What to Know Before Starting Rock Climbing (part 1)



Rock climbing is more popular and easy to engage than traditional rock climbing in both location and cost terms. The exciting and competitive environment combined with the convenience of being able to conquer many rugged mountains in just one day is the key to attracting many young people to this sport. Rock climbing is also a necessary training process for those who want to move from the gym to the natural rock.

Rock climbing includes intense climbing activities on relatively short roads. The main difference of sport rock climbing is that it has predetermined points, focusing on physical and topographic aspects, not on location or height.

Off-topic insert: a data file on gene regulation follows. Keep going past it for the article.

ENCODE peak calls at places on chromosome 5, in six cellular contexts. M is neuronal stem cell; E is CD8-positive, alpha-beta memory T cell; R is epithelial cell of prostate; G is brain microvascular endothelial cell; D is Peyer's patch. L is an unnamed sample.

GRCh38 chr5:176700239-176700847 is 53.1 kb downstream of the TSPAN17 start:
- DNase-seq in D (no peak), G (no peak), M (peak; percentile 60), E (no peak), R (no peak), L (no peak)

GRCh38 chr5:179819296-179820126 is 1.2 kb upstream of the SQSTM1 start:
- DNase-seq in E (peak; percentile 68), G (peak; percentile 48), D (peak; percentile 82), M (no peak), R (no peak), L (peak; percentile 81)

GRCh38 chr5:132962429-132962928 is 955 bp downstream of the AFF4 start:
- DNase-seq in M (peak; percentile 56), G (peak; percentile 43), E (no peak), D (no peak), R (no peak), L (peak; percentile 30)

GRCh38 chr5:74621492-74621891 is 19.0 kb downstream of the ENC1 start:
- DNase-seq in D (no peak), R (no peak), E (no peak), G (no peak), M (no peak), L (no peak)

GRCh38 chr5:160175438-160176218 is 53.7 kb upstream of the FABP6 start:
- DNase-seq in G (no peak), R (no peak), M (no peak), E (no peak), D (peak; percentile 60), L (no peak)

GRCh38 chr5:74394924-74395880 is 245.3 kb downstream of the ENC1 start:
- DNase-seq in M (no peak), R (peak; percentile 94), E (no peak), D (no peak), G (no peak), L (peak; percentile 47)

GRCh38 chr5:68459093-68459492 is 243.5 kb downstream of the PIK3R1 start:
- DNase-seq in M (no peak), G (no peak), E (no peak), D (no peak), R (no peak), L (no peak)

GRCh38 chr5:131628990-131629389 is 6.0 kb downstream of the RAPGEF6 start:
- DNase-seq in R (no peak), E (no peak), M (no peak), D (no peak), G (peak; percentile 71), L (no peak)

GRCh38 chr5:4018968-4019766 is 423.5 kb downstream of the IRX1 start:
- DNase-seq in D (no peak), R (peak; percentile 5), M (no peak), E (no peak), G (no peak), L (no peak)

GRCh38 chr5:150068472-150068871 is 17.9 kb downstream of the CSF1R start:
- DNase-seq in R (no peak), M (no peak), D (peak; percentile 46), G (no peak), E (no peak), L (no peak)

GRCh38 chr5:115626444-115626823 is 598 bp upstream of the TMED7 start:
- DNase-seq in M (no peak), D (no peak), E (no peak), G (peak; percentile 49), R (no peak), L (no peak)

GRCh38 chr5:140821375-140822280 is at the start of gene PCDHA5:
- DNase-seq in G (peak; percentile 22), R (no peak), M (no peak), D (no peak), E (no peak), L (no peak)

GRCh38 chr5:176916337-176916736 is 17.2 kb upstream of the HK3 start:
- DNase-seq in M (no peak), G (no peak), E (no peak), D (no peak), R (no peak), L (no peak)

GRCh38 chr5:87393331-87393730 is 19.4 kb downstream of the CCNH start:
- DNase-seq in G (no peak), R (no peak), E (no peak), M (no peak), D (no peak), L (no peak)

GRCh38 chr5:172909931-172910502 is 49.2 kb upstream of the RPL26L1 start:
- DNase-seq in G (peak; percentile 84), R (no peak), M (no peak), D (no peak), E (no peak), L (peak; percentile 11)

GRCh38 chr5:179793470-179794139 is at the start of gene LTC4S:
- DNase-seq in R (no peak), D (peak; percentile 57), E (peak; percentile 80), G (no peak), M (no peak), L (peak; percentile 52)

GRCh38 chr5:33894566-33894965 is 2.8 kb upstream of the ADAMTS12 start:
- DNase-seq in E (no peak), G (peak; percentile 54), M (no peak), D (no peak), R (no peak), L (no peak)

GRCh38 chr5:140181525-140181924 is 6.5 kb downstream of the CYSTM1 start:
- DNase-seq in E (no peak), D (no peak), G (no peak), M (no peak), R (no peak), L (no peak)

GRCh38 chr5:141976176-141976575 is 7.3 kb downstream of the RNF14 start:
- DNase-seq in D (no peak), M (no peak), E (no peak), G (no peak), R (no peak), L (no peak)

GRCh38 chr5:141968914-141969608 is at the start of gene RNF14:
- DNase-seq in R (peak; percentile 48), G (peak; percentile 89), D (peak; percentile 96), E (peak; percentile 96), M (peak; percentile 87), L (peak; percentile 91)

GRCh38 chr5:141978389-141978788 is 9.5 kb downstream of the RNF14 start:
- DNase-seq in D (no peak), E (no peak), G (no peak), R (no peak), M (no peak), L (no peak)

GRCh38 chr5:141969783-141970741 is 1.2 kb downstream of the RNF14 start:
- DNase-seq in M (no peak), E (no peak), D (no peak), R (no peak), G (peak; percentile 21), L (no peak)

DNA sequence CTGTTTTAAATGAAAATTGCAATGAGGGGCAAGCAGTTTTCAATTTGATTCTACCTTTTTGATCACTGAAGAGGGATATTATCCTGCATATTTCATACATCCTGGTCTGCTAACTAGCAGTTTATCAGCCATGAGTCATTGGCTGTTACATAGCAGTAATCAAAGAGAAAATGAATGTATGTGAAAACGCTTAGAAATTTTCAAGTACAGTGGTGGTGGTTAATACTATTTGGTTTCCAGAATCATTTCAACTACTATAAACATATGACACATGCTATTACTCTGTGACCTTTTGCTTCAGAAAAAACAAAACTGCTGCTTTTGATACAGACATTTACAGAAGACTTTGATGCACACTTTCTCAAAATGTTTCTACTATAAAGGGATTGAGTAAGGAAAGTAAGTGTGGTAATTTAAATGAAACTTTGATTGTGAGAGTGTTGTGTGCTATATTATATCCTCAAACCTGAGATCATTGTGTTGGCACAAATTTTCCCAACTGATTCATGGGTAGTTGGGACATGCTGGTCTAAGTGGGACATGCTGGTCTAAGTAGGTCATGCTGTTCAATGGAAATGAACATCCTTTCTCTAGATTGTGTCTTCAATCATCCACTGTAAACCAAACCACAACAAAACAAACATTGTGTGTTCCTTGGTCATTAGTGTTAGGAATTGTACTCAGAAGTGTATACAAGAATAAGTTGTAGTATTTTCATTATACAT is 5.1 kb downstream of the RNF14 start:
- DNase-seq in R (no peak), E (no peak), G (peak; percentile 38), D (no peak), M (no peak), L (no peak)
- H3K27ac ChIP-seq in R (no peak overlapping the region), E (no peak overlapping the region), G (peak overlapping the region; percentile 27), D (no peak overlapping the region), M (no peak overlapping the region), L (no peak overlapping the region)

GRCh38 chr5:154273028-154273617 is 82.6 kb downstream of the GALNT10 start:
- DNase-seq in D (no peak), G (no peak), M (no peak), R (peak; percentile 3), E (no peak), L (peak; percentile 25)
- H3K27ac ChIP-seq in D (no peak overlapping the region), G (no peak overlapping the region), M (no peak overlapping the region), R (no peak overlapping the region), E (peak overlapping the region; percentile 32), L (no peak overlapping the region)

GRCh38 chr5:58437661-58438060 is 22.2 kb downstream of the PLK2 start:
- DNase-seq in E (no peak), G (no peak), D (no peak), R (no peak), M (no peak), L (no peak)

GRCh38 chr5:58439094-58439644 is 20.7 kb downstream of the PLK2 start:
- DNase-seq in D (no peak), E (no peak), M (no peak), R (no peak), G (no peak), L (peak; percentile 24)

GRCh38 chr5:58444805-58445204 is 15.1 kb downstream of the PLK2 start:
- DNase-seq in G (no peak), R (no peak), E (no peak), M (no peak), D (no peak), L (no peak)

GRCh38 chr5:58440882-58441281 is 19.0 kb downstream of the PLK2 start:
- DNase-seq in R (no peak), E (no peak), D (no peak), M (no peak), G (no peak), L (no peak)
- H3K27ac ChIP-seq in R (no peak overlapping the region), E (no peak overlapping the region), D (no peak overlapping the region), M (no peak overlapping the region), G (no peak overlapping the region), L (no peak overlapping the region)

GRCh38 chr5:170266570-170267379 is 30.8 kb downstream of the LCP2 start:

• Fewer equipment: Because of its focus on movements, athletic rock climbers only hook the strings to the available metal pegs, rather than having to attach their own pegs or anchors. Thus, whether you climb the freedom will also comfortably go forward without having to carry the entire set of equipment or find ways to latch the anchor like traditional rock climbing.
  • Popularity: you can rock climbing sports indoors or outdoors, on the cliffs near the house or artificial walls in the gym, the competition area. Players can still enjoy the feeling of climbing without having to know how to place wedges or anchors.
  • Falling: When climbing sports rock, it is normal for you to fall, especially when you make difficult movements. As for traditional rock climbing, you must be extremely careful not to fall and not loosen the set points.

In the United States, the Yosemite decimal system is often used to classify the difficulty of rocky mountain climbing routes, with the easiest being 5.0 and the hardest being 5.15. Like other forms of mountain climbing, rock climbing routes are evaluated based on the location or most difficult movements. So if the difficulty level is 5.7, it doesn’t mean that all climbing steps are difficult.